John Bercow addresses the Durham Union Society

John Bercow MP, the Speaker of the House of Commons, gave a rousing address at the Durham Union Society in the first week of Michaelmas term.


In front of a packed Debating Chamber with the bells of Durham Cathedral ringing outside, Mr Bercow spoke passionately about his work as Speaker and the importance of the institution of Parliament, displaying an eloquence and oratorical flair befitting of his title.

Mixing amusing anecdotes with a comprehensive discussion of his job, the Speaker likened his role in the House to that of a “referee in a football match, or, perhaps more fittingly, the headteacher of a school.”

He spoke of his efforts to create a “culture change” in Parliament and to make sure that it “best works for the benefit of the British people”, achieved through measures such as improving the conduct of Prime Minister’s Questions and giving greater parliamentary time to backbench business.

On the frequently questioned issue of his relationship with his constituents, Mr Bercow drew a parallel with Government Ministers, saying that he could not speak in the House on their behalf but he still maintained correspondences with them and addressed their concerns.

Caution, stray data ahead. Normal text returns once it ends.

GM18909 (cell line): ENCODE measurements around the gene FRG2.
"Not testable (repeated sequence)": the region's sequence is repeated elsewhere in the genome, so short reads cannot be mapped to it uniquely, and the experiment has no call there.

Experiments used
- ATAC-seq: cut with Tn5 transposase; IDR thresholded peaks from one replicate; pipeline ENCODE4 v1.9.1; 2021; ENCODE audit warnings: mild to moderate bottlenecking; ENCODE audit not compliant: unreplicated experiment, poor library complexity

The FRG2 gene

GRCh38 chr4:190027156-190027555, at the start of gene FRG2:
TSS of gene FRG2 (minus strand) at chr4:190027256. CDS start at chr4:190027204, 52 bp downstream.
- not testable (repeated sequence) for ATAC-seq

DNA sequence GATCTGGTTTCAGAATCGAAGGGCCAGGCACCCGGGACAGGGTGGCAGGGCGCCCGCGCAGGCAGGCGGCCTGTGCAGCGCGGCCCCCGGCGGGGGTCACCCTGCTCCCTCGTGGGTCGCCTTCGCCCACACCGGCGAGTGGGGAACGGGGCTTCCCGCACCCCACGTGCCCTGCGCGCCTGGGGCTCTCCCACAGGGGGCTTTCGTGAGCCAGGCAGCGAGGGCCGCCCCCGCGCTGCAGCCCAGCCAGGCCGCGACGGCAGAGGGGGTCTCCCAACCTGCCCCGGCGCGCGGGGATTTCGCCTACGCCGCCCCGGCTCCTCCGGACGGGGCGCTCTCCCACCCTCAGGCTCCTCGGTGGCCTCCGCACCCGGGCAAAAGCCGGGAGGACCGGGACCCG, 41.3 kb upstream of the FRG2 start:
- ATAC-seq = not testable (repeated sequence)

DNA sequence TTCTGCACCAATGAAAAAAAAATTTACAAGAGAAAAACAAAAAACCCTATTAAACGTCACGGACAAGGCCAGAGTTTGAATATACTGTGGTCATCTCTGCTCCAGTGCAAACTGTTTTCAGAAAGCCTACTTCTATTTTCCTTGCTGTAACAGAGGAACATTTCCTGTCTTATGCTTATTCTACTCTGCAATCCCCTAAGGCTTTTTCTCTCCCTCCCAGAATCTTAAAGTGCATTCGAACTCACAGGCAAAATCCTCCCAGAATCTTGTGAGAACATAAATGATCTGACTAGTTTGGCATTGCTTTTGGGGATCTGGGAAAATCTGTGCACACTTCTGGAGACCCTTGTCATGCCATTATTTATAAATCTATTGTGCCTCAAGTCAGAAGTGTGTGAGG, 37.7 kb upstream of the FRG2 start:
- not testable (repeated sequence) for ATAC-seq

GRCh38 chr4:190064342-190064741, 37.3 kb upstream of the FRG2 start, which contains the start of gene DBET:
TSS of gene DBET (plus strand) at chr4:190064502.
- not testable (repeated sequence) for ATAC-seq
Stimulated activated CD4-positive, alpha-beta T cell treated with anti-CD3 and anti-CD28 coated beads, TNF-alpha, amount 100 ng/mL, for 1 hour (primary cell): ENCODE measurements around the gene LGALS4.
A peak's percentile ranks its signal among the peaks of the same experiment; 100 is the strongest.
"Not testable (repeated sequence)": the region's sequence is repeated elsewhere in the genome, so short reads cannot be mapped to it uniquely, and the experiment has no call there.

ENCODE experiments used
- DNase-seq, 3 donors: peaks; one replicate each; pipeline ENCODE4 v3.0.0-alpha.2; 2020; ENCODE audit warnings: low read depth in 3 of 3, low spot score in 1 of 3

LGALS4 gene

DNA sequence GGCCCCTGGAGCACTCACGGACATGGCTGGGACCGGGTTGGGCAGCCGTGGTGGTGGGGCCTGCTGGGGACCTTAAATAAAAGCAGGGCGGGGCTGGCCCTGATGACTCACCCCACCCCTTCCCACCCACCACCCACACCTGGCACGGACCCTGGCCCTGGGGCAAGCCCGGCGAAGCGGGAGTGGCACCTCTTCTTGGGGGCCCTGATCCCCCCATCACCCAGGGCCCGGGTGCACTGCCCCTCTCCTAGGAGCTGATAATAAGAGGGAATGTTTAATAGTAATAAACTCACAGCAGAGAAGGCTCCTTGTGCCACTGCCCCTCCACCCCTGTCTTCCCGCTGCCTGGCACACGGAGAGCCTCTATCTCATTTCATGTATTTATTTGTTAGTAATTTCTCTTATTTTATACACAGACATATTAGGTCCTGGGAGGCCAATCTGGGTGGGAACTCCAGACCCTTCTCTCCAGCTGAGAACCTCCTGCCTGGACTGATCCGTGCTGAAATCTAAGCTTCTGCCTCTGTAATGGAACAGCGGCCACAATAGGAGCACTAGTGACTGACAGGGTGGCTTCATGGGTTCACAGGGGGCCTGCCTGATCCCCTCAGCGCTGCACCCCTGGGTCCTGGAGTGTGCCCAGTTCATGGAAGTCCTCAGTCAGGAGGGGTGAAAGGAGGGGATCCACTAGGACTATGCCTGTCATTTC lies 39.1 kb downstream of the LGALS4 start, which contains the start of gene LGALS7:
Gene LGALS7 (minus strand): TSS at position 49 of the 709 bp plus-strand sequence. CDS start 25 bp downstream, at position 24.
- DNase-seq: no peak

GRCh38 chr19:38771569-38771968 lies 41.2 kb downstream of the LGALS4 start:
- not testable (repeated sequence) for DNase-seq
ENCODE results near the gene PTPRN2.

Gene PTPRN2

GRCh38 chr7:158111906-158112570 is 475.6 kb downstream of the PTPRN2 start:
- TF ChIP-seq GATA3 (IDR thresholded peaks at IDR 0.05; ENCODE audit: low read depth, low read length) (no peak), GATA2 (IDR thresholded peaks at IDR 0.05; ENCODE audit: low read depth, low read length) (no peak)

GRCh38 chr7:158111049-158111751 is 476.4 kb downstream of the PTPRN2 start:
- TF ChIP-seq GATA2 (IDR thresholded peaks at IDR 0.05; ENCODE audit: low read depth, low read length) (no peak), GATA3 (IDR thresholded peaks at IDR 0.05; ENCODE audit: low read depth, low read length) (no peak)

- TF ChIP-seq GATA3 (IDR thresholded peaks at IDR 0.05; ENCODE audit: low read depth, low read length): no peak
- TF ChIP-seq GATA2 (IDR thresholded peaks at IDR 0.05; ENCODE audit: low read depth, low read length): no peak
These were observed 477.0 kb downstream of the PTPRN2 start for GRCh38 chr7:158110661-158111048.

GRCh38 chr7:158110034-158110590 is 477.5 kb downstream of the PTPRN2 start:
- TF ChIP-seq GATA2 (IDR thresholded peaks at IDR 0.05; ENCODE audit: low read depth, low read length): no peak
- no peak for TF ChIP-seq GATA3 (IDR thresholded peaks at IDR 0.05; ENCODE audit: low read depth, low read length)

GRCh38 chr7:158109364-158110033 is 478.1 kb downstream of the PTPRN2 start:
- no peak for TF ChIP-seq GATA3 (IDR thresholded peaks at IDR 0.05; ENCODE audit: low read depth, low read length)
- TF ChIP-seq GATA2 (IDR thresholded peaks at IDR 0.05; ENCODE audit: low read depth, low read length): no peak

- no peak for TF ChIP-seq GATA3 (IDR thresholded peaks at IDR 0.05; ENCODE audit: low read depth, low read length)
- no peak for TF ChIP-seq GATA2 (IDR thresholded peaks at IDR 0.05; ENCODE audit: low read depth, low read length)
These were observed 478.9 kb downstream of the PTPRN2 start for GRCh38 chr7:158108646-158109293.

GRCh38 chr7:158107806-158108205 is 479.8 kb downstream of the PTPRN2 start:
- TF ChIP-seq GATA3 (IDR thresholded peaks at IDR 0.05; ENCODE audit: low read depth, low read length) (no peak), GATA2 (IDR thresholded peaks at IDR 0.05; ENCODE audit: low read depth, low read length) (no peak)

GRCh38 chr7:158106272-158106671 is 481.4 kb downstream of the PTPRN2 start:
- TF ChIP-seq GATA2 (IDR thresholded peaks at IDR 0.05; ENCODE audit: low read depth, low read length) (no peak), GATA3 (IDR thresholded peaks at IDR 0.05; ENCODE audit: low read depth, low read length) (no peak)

In addition to his discussions of Parliament, the Speaker drew frequent laughs from the audience with a selection of excellent impressions of famous politicians, ranging from a spot-on William Hague to an aptly haughty and powerful Margaret Thatcher.

The address was then followed by a lively question and answer session, with students present doing their utmost to draw the Speaker into commenting upon party political issues.

Robert, from Hatfield College, asked Mr Bercow which party he thought was the worst behaved in Parliament.

Responding even-handedly, the Speaker said that all the parties were as bad as each other but that female MPs were certainly the best behaved.

Dermot, from University College, questioned Mr Bercow on whether he thought he would be calling more UKIP MPs to speak in the House after the next general election.

The Speaker commended the ingenuity of the question but responded frankly and said that he did not.

On the question of the media, the Speaker admitted that he took very little notice of what was written about him in the papers, but that he enjoyed reading parliamentary sketches.

Mr Bercow also spoke combatively in defence of his wife, Sally, acknowledging that she was a controversial figure in the Tory press but he said that she had every right to express her own views.

The Speaker was thanked with rapturous applause at the end of his speech and signed autographs for attendees.

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